FAILINGS have been identified by a mental health trust after a ‘loving and caring’ father took his life.

It comes as Winchester Coroner’s Court heard 30-year-old Ricky Collins was found dead in his flat on December 10.

The inquest heard Mr Collins’ marriage had ended in October, and after a failed attempt to reconcile with his wife on December 9, Mr Collins returned to his home in Millbrook Road East, where he was found hanging the following morning.

However, Louise Earl, an investigating officer for mental health trust Southern Health, said a probe into Mr Collins short time as a patient found they had let him down.

Mr Collins had seen his GP over low mood and suicidal feelings in October, which led to him becoming a Southern Health patient.

Ms Earl said that after only two meetings Mr Collins was discharged as a patient, which senior coroner Grahame Short described as “quite incredible”. Ms Earl said the team had been “very focused on the relationship difficulties and the previous risks were not taken into consideration”.

She also said that Mr Collins had not been prescribed medication as it had been referred to his GP, creating confusion as the mental health team were expected to prescribe it.

During the inquest, Mr Collins’ family added they had not been contacted by Southern Health about his treatment, despite him giving consent and them being expected to do so.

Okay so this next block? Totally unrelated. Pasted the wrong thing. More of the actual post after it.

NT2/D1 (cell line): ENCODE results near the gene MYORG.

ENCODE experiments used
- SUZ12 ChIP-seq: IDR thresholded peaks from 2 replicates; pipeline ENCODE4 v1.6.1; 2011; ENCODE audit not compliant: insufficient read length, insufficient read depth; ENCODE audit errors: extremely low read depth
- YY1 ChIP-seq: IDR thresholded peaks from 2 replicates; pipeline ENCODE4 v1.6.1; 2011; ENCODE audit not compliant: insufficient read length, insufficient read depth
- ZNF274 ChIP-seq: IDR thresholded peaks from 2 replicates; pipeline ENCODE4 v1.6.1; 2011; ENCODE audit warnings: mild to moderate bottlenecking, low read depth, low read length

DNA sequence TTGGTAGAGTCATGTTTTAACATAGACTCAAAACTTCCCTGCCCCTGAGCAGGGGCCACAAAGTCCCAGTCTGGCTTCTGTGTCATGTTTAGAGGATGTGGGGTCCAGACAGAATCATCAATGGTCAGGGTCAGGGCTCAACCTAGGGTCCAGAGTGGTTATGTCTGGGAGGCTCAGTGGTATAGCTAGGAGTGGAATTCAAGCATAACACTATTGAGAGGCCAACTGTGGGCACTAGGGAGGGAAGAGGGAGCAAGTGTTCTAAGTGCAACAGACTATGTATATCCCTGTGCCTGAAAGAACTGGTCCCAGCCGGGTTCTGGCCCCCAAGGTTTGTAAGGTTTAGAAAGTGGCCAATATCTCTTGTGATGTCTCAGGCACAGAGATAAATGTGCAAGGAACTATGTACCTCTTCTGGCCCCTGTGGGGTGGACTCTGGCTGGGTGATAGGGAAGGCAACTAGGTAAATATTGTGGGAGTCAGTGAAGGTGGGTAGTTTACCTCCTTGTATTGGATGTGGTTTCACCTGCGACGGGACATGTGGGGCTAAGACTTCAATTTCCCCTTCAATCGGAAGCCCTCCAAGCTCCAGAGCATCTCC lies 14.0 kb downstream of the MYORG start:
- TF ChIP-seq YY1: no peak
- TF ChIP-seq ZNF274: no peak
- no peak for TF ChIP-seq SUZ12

Recording a conclusion of suicide, senior coroner Grahame Short said he believed Mr Collins not being able to accept life without his wife was the reason for his suicide.

Criticising Southern Health, he added: “There was no proper care plan. His family was not told. More significantly he was not prescribed any medication which may have helped him.

“I don’t know however whether that would have made any difference.”

Following the inquest, Mr Collins’ wife Samantha said: “Ricky was a loving, caring husband, and was a wonderful father to his two sons, who he adored.

“Ricky was always clowning around, and everyone will remember him for his silly antics that he used to get up to. He was the kind of person who would help anyone if needed.”

Dr Adam Cox, Southern Health clinical director for Southampton, added: “We would like to extend our deepest condolences to Ricky’s family, although we know it will provide little comfort at this difficult time.

“Our investigation into the care Ricky received highlighted a number of issues. These included the standard of the care plan we provided, our risk assessment, which did not address Ricky’s past history or the current context of his illness, and the decision making surrounding our decision to discharge.

“We are working closely with the staff involved to ensure the issues highlighted in our investigation are addressed. This has already included supervision, reflective practice and the identifying of any additional learning and development needs for staff.”